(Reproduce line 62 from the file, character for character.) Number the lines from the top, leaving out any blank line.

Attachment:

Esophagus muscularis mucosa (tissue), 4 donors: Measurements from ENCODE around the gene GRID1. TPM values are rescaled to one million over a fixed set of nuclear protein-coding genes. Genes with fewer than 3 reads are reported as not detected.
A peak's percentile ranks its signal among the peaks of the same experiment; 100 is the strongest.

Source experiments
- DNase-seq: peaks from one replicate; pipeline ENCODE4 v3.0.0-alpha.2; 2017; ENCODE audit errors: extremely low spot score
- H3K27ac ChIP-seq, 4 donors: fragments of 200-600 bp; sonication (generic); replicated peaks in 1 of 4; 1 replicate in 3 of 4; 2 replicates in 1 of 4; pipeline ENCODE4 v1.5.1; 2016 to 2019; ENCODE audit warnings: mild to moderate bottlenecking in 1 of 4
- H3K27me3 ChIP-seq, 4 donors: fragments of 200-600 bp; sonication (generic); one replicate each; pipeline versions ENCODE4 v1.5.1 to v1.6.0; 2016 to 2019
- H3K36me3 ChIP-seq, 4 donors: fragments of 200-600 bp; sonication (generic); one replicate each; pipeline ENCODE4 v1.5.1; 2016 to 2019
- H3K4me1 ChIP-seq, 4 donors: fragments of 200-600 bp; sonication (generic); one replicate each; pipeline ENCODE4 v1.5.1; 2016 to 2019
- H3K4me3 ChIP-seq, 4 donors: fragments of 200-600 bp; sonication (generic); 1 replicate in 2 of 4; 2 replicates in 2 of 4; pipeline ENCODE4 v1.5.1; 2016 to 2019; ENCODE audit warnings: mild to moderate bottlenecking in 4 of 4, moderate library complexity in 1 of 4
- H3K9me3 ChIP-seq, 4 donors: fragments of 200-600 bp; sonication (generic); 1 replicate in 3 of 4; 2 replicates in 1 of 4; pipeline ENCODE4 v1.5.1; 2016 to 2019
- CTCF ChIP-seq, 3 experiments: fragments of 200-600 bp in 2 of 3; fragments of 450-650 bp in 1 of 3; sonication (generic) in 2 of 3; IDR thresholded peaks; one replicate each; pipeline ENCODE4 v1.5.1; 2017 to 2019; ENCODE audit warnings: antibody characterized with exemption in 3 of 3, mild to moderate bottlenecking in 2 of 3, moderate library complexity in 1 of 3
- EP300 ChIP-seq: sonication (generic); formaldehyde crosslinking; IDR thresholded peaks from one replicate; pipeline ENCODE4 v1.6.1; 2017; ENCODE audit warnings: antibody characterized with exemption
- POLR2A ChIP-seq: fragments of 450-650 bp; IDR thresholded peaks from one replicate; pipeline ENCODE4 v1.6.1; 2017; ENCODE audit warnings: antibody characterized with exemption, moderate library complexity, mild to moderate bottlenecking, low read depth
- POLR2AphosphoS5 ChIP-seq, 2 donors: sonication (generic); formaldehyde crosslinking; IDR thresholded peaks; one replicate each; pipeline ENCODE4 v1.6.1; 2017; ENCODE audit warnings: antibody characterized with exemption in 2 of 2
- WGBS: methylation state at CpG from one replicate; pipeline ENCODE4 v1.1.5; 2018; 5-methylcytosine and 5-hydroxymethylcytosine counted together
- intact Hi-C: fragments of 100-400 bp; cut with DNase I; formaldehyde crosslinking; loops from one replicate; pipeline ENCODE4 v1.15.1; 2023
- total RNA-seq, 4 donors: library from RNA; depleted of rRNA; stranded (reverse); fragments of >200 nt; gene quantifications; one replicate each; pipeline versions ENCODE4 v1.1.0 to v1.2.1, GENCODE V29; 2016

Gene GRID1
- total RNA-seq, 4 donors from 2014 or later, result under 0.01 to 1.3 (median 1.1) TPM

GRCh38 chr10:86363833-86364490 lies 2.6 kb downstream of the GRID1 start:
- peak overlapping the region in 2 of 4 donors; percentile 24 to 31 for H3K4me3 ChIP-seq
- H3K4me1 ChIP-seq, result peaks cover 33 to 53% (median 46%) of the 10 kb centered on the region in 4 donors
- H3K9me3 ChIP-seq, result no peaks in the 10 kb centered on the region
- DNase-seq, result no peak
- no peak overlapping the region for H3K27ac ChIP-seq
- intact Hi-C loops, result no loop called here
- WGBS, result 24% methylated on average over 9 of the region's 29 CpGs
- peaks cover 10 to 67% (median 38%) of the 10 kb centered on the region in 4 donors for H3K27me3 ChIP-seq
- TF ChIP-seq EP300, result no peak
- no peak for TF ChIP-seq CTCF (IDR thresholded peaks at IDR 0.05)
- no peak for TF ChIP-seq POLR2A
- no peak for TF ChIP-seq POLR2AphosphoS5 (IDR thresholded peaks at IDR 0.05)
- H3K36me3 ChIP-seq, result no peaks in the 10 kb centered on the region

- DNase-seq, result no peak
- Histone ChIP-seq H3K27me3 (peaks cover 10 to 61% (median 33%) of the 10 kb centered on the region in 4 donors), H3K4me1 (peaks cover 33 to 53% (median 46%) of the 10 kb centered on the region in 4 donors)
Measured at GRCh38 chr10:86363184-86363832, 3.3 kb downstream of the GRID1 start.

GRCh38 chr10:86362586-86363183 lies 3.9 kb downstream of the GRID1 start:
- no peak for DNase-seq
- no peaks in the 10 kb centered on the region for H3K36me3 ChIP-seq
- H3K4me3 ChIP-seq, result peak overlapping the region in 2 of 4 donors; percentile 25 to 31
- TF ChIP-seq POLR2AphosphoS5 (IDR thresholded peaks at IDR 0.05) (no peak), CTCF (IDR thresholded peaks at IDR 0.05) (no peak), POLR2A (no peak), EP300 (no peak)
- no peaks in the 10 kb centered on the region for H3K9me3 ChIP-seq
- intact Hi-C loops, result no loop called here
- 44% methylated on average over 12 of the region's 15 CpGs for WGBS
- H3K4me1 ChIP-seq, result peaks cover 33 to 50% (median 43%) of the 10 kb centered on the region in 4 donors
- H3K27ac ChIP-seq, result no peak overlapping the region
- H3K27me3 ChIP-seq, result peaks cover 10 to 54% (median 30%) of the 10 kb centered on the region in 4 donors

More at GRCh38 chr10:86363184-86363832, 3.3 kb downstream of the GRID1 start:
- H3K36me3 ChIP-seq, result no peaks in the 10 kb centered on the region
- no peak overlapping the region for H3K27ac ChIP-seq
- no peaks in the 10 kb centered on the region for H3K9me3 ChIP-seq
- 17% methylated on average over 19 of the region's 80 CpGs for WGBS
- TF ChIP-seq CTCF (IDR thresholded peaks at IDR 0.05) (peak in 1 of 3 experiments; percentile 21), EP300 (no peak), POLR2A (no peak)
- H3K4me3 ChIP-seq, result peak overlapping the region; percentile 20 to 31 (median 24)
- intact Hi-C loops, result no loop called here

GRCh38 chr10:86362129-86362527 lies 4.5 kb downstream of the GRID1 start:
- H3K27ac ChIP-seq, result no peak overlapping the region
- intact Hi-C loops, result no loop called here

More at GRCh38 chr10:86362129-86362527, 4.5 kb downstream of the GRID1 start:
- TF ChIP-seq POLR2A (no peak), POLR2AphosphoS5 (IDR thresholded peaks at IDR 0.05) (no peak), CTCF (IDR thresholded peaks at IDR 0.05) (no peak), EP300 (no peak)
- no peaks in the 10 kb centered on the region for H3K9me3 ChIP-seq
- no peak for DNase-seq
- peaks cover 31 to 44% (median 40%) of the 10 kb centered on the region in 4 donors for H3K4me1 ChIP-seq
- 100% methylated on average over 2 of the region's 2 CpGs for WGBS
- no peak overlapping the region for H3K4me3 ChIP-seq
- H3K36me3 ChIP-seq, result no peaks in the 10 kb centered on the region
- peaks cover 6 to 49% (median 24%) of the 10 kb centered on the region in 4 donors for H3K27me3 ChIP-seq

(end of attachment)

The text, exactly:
- no peak for DNase-seq